That sounds awesome. I am looking forward to that. Kareem, it has been such a delight chatting with you tell folks where they can find you.

Kareem Rahma  42:29

Thank you so much for having me on the show. I’ve had a blast. Y’all can follow me on Instagram at Kareem on TikTok at Kareem.Rahma, or follow the taxi show which is at keep the meter running on TikTok.

V Spehar  42:49

Thanks for being here.

Kareem Rahma  42:50

Thanks so much for having me. I really appreciate it. Thank you. And nice to meet everyone. That’s a listener.

V Spehar  42:59

I cannot get the mental taste of what a hot dog dunking a beer would be like, I cannot get it out of my head. We did the entire interview and I was like hot dog beer bun, blah. Now I am really excited for his show to be out though. And I love this kind of stuff. I love it so much that I’m letting them drop an episode on my feed Friday so you guys can eat up on Thursday. And then feast on new content from Kareem right here on Friday. And hey, leave me a voicemail. Let me know how your Thanksgiving what kind of weird stuff happened. 612-293-8550 Follow me at @underthedesknews on TikTok, Instagram and YouTube. And guess what friends? If this wasn’t enough for you, there’s more V INTERESTING with Lemonada Premium. Right now there is a limited time discount on our annual subscription between now and Monday, November 28. It’s just $29.49 that is nearly half off. And you’ll get access to all of Lemonada’s Premium content, like extra tips from Jennifer Lincoln. So subscribe now in Apple podcasts right where you’re listening to the show, and be sure to do it before the sale ends on November 28th.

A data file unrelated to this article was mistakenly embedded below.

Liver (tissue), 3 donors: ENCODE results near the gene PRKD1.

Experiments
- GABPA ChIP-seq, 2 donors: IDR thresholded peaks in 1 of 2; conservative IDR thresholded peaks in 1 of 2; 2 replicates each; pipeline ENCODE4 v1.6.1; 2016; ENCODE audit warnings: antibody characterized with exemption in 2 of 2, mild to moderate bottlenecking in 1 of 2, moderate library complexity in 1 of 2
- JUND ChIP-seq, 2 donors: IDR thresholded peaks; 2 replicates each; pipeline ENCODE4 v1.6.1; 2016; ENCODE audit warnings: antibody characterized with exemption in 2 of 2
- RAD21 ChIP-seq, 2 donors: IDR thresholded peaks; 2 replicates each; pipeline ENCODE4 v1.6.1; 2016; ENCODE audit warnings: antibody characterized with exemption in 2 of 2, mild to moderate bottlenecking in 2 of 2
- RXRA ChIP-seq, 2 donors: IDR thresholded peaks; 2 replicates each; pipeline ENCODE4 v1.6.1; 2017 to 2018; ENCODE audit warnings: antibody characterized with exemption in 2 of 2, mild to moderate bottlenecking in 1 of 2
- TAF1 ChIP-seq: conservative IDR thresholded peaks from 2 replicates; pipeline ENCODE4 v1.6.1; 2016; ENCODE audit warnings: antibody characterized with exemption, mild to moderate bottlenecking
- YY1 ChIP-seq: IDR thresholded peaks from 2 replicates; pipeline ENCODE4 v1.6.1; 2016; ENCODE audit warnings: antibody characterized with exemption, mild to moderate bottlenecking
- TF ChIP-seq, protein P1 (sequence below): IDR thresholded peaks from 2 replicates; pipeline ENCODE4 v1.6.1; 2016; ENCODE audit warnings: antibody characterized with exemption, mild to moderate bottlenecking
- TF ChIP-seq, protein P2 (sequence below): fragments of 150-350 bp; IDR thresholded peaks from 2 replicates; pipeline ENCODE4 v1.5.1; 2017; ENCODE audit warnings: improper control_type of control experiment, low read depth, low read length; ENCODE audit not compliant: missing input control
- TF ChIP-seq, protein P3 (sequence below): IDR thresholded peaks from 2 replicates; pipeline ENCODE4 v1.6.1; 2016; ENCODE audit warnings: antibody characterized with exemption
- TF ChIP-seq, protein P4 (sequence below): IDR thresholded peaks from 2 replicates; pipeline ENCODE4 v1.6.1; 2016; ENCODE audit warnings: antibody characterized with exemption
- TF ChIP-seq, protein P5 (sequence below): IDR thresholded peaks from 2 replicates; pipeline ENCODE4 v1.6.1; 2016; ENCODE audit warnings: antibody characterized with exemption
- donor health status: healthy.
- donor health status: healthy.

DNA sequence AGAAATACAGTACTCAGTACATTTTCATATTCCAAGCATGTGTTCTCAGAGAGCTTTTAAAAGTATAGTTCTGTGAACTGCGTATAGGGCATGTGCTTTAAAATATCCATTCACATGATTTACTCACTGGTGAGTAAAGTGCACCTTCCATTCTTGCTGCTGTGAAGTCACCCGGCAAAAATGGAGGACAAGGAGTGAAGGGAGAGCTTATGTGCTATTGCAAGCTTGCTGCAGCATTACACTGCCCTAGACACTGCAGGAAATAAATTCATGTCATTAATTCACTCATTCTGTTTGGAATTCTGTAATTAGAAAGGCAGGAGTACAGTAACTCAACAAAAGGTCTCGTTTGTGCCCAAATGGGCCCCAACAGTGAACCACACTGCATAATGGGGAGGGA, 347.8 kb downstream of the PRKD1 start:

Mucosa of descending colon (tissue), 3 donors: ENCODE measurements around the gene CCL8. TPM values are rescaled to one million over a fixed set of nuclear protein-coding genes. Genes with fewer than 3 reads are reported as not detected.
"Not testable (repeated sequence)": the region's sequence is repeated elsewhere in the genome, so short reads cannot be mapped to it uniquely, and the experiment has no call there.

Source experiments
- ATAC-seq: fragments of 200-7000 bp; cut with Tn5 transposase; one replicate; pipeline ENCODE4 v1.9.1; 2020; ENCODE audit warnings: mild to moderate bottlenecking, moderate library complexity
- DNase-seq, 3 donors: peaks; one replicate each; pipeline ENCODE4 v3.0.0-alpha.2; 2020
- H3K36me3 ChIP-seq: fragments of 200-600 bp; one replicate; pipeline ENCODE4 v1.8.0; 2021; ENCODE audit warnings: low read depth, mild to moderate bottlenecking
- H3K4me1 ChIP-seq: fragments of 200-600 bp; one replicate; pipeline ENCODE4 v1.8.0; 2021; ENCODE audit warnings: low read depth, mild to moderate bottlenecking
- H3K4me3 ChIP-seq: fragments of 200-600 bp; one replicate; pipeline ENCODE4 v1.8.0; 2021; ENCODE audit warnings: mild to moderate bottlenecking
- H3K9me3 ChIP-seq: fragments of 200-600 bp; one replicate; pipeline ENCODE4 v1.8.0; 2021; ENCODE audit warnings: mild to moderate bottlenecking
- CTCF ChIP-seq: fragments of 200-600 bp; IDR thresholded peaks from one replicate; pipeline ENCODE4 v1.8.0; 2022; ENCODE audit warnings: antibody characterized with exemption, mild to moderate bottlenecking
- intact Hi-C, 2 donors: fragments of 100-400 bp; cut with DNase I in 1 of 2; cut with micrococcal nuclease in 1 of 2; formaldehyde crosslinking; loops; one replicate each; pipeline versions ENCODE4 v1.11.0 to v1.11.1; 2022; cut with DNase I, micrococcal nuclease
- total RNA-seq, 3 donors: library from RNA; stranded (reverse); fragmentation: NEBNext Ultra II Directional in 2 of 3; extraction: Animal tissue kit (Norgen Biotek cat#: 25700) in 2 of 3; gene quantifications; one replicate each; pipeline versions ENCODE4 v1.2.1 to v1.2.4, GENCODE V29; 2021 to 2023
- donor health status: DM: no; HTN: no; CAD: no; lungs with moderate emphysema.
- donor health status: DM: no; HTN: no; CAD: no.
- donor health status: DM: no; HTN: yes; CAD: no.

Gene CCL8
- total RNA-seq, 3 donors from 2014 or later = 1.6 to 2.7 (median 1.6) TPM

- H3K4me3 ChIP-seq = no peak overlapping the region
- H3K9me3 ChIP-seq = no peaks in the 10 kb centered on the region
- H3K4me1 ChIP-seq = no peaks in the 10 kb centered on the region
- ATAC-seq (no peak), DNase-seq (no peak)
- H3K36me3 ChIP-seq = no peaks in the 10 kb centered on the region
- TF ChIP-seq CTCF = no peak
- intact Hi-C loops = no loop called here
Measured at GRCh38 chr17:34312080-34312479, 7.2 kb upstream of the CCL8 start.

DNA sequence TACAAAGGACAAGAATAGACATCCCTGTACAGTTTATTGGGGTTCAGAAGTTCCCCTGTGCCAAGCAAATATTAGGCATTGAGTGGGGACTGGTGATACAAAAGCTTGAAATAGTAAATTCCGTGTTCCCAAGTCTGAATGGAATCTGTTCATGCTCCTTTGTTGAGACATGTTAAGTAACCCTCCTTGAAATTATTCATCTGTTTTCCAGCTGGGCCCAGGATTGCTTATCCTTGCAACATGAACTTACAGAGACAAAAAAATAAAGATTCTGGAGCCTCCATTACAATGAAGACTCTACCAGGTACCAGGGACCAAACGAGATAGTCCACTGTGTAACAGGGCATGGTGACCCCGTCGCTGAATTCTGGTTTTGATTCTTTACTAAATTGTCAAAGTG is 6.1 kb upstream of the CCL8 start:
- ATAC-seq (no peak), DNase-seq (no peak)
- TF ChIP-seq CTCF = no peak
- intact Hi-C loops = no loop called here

CREDITS  44:11

V INTERESTING is a Lemonada Media Original. Our producers are Rachel Neel, Xorje Olivares, Martín Macías, Jr. And Dani Matias. Executive Producers are Stephanie Wittels Wachs and Jessica Cordova Kramer. Mixing and Scoring is by Brian Castillo, Johnny Evans and Ivan Kuraev. music is by Seth Applebaum. Please help others find the show by rating and reviewing wherever you listen and follow us across all social platforms at @VitusSpehar and @UnderTheDeskNews, also, @LemonadaMedia. If you want more be interesting, subscribe to Lemonada premium only on Apple podcasts.